It is common for children to get eye inflammation, often in connection with a cold. For the most part, it goes away within five days without treatment with any drug.
Symptoms of eye inflammation
When the child has an inflammation of the eyes, the white of the eye becomes red and irritated. It is the transparent mucosa that covers the eye and the inside of the eyelids that have become inflamed. Usually, the eye looks swollen and it can feel like it is rubbing in the eye. It also usually drains a sticky liquid, so-called, from the eye. The liquid causes the eyes to stick together, especially in the morning. For the most part, both eyes are inflamed.
When children get eye inflammation, it is usually because they have had an infection caused by viruses or bacteria in the eye. Inflammation is a way for the body to defend itself. Eye inflammation can also be due to an allergic reaction or the child has damaged or suffered eye rash.
How should eye inflammation be managed?
Wash away was in the eyes with, for example, a soft paper or a cotton swab moistened in lukewarm water.
Bacteria and mites usually get stuck in the middle, against the nose and the tear path. Therefore, wash from the outer corner of the eye to the inner corner of the eye. This way you avoid getting bacteria and scratching your eye. Then discard what you have washed to reduce the risk of infection.
If the eyes stick together, for example when the child has been asleep, you can soak a cotton swab or compress and put on the eye. Then the item usually dissolves and loosens a bit, and it is easier to wipe away.
It is good to change the pillowcase every day. The child should also have their own towel, both at home and in preschool or family daycare.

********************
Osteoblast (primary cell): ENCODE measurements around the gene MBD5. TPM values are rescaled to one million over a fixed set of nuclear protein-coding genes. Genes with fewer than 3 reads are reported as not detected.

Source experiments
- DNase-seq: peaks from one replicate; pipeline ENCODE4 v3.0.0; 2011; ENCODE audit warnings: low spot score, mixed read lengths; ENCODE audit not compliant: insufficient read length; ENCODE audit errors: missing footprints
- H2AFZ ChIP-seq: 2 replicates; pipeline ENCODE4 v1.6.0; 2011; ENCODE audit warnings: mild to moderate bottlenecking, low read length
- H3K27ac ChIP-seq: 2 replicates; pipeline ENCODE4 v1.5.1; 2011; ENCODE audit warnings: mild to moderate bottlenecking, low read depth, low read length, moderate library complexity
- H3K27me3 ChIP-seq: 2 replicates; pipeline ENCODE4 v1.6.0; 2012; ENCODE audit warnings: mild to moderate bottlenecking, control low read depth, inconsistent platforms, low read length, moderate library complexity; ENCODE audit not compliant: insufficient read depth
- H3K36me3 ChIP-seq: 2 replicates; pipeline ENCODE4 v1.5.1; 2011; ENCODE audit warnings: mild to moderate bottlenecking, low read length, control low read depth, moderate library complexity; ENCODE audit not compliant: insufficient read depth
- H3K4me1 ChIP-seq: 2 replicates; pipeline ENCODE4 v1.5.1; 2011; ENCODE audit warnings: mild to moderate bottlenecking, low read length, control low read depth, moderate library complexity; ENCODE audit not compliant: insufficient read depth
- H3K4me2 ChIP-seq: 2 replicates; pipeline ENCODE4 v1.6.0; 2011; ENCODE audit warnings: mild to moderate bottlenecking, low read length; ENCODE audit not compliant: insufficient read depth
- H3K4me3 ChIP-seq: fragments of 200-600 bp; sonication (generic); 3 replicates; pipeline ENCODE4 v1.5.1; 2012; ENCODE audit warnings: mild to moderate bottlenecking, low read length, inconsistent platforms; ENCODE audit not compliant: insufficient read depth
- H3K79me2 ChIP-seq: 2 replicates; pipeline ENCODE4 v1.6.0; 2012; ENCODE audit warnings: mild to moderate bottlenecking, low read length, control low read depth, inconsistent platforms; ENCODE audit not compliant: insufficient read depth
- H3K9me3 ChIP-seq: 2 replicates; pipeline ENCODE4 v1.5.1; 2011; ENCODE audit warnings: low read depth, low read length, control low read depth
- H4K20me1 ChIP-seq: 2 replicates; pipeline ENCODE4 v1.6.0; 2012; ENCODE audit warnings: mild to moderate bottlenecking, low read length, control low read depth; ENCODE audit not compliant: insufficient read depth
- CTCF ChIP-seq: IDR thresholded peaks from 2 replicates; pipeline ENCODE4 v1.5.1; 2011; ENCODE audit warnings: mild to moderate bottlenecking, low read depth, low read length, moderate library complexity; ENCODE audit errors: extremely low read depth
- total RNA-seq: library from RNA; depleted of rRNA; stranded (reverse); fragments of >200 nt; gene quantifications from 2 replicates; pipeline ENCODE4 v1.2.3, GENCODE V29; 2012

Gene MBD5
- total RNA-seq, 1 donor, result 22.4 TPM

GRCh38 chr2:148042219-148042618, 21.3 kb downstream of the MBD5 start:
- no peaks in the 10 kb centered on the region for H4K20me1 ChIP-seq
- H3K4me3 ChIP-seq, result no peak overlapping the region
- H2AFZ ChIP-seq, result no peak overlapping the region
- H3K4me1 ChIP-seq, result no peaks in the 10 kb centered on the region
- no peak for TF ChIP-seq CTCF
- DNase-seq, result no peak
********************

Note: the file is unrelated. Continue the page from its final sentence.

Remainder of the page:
It is common for newborn babies to have yellowish secretions in their eyes. That’s because they have narrower tear ducts than older children and adults. If the baby has a lot of secretion, you can wipe it with soft paper.
Can the child be in preschool?
Even if the child is feeling well otherwise, they should be at home, partly because eye inflammation infects, and partly because the child’s eye must be washed several times a day. The child can return to the child group when the severe inflammation has healed and the eye is no longer permanent.
Children who have red eyes and little messy eyes in the morning, but not for the rest of the day, do not need to be home from pre-school if they feel good otherwise. Children with eye allergy need not be at home.
The eye infection is most easily transmitted among young children because they play so close to each other. The infection spreads, for example, when the child rubs his eyes and then touches toys or other children. School children do not have the same close contact, but if it is a severe eye infection, they may still need to be home if the eyes are irritated.
How can I avoid giving the child an eye infection?
If many in the surroundings are cold, it is good to be careful to wash your hands so as not to spread eye infections. It is also good if you change towels frequently at home and in preschool or family daycare.
Most often, eye inflammation goes away by itself within five days.
If the child has very severe inflammation and it is very much formed, or if the inflammation does not go away within five days, you should contact a health care center. If the care center is closed or you cannot get any time there, you should instead seek care at an on-call reception or emergency room. Inflammation may need to be treated with antibiotics. After two days of treatment of eye inflammation with antibiotics, it no longer becomes contagious and if the child is able and well otherwise they can go to the preschool or the family day home, or the school.